However, starting in the 1960’s scientific research pursued further understanding of Marijuana and it effects.  In 1964, the chemical structure of THC was identified and, subsequently, endogenous cannabinoid receptors were discovered.  From the 1970’s to 1990’s clinical benefits of Marijuana, including control of nausea and vomiting from chemotherapy and relief from the wasting syndrome associated with AIDS, were verified. 
Given Marijuana’s medical effective medical uses, in 1996, California passed, by popular vote, Proposition 215, the Compassionate Use Act.  Legalization of marijuana was born.  The Compassionate Use act allowed the use of marijuana for any illness for which marijuana provided relief.  In the ensuing years, further laws and court decisions further defined the intent of the vaguely worded Compassionate Use Act.  As a matter of policy, the court refused to place boundaries on the medical indications appropriate for the use of marijuana.  This led to the prescription of marijuana for any condition deemed appropriate by the prescribing physician. 
Pain control and opiate sparing has become a significant indication for medical marijuana.  Some opioid patients benefit from using medical marijuana for pain.  Others continue to complain of 8/10 pain and also use opioids.  If medical marijuana were so effective, why are opioids needed?  Patients have now gone the next step and obtained licenses to grow marijuana for personal use.
In 2003, Governor Gray Davis signed SB 420, the Medical Marijuana Protection Act, establishing a card identification system for medical marijuana.  The creation of this card imbued further credibility on the use of marijuana.  The subsequent prescribing habits of physicians writing for marijuana made it so that marijuana could be used for any condition deemed medical.  This resulted in there being an estimated one million medical marijuana cards being issued by 2015.  Other states followed California’s lead and, at last count, 25 states and the District of Columbia enacted laws to legalize medical marijuana.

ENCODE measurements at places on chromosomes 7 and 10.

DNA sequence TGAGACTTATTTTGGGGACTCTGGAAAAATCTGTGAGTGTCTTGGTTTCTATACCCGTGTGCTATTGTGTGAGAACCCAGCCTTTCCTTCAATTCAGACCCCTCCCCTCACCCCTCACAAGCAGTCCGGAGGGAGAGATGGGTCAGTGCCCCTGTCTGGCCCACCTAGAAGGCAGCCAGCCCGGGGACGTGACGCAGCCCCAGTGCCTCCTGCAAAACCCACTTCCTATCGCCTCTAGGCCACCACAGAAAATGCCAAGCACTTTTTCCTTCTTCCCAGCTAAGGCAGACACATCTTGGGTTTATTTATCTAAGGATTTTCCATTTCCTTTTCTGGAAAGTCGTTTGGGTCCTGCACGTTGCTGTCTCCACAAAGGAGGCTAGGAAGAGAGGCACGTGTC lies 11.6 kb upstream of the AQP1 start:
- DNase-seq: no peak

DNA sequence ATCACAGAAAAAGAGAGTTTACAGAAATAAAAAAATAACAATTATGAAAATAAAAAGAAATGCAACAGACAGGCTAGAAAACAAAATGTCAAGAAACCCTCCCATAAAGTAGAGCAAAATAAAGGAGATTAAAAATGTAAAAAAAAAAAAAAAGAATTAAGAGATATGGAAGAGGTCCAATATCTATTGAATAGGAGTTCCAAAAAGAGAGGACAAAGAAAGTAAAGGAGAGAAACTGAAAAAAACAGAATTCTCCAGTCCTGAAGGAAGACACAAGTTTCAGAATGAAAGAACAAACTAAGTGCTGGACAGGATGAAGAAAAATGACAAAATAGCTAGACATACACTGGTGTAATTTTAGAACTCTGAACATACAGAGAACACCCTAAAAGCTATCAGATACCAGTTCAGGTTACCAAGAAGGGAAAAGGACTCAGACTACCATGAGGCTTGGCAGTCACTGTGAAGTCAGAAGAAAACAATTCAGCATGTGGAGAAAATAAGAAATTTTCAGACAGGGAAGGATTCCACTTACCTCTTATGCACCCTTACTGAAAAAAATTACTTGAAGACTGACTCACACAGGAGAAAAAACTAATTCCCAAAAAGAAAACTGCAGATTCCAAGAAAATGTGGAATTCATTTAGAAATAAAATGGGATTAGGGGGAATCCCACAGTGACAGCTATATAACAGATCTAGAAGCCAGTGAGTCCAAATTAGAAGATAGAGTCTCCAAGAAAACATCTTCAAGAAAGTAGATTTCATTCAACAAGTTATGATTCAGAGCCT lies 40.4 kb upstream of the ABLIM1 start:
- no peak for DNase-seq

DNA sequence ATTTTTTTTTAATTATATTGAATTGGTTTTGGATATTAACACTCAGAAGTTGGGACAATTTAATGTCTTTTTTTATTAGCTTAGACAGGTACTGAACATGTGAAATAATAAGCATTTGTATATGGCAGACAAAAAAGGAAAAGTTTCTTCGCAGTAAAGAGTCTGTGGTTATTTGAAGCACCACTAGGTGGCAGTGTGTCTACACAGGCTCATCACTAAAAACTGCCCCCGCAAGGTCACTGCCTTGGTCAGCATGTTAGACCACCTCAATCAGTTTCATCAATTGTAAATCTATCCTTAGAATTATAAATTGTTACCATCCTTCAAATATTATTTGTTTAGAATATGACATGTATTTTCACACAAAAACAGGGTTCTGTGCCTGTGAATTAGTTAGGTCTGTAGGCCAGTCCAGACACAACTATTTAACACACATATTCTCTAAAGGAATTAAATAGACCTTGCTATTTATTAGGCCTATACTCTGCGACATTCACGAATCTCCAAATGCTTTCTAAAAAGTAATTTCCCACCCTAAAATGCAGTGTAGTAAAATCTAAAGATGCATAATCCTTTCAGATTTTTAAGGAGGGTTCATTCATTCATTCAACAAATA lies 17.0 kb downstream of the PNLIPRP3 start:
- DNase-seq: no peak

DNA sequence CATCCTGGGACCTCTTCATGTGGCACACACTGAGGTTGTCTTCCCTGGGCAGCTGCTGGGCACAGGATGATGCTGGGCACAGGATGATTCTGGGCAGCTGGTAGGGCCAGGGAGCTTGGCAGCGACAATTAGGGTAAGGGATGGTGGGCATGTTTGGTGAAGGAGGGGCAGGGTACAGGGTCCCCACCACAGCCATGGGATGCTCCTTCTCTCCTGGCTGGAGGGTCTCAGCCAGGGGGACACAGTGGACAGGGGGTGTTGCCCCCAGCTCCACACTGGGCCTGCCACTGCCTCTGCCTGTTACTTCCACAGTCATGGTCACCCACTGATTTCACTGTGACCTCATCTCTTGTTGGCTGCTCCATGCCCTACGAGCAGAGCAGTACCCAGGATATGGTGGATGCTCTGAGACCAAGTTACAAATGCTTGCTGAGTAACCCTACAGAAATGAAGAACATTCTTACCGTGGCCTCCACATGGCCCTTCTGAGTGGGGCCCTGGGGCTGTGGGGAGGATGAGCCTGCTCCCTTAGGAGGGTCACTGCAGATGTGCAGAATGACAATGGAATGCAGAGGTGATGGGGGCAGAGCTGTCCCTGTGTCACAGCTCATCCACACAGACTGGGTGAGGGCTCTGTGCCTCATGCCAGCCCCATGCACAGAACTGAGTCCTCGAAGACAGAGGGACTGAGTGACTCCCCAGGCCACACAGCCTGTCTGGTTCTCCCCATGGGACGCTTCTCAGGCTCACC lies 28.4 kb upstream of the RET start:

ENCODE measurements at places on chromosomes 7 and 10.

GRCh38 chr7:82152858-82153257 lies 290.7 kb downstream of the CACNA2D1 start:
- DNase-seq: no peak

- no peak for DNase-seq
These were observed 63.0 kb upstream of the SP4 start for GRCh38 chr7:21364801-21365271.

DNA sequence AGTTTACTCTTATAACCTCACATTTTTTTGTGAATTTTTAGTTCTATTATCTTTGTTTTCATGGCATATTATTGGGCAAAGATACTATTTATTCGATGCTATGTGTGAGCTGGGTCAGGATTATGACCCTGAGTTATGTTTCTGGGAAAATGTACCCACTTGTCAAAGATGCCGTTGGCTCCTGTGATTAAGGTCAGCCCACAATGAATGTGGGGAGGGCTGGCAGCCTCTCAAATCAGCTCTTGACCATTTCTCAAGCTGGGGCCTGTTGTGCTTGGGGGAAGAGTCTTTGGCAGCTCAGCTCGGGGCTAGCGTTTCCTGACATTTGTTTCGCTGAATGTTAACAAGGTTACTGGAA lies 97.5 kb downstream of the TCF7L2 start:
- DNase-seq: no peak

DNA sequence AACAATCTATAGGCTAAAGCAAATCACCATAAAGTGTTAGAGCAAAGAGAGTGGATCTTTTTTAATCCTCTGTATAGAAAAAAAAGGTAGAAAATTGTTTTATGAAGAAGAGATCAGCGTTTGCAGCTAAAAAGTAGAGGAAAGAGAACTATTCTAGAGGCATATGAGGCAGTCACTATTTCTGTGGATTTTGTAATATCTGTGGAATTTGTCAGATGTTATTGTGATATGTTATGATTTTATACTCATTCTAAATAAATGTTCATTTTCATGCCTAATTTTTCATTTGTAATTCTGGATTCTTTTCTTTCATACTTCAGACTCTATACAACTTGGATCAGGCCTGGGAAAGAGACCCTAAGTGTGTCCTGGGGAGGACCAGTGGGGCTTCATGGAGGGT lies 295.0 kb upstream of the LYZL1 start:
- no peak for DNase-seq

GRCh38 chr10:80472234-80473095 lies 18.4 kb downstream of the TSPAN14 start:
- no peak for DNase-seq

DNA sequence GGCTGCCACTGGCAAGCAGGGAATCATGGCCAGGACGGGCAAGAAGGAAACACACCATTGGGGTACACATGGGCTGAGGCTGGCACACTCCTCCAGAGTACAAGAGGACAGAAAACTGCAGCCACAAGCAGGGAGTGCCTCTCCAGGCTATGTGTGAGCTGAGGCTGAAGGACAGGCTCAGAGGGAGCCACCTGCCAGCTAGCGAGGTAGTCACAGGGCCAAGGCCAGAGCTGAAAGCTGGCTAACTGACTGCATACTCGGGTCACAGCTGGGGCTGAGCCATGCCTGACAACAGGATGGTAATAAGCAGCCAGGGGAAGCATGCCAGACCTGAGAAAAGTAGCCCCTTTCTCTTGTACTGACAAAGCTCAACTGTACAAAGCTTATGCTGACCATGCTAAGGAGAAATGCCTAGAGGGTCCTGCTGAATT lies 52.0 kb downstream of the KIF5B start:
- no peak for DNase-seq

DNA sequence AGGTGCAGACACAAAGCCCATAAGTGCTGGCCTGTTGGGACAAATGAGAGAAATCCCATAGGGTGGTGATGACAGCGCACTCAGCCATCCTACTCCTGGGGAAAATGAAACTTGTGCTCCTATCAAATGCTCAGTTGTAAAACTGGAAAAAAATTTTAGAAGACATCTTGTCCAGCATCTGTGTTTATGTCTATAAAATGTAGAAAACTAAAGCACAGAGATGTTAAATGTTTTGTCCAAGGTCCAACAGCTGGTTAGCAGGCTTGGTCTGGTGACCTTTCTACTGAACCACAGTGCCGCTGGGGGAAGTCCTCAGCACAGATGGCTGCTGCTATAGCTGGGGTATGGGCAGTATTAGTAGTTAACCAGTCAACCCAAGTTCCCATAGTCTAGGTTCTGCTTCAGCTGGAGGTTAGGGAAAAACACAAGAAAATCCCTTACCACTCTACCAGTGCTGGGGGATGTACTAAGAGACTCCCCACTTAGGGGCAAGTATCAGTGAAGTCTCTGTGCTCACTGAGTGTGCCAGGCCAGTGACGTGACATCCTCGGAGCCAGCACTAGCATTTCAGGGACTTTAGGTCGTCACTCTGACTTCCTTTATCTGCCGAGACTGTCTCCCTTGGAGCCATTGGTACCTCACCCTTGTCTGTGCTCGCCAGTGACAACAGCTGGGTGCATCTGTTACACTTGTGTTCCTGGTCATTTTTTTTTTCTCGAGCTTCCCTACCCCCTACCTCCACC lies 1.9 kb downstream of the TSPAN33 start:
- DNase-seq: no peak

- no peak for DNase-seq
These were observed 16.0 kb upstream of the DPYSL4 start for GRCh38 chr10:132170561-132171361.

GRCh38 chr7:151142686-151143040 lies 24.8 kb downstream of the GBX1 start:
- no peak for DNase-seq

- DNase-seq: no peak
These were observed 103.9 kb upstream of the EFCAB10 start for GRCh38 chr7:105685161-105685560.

At the same time, as of August 11, 2016, the Drug Enforcement Administration (DEA) re-visted and moved to continue marijuana as a Schedule l controlled substance, maintaining the drug in the same category as heroin, LSD and Ecstasy.  The FDA did recognize in their language the need for promoting future research in the uses and effects of marijuana.  Physicians and scientist recognize the paucity of persuasive research in the long term effects and clinical efficacy of marijuana.  Numerous studies exists that are lauded by marijuana proponents as conclusive evidence of the medically beneficial effects of marijuana.  However, these studies have been criticized for lacking the appropriate powering, participants and peer review generally accepted by the medical community.  The big difference from the 70’s was that the door was opened to allow further research into possible beneficial effect of marijuana.  Proponents of marijuana see this as golden opportunity to legitimize the use of marijuana.
What’s next?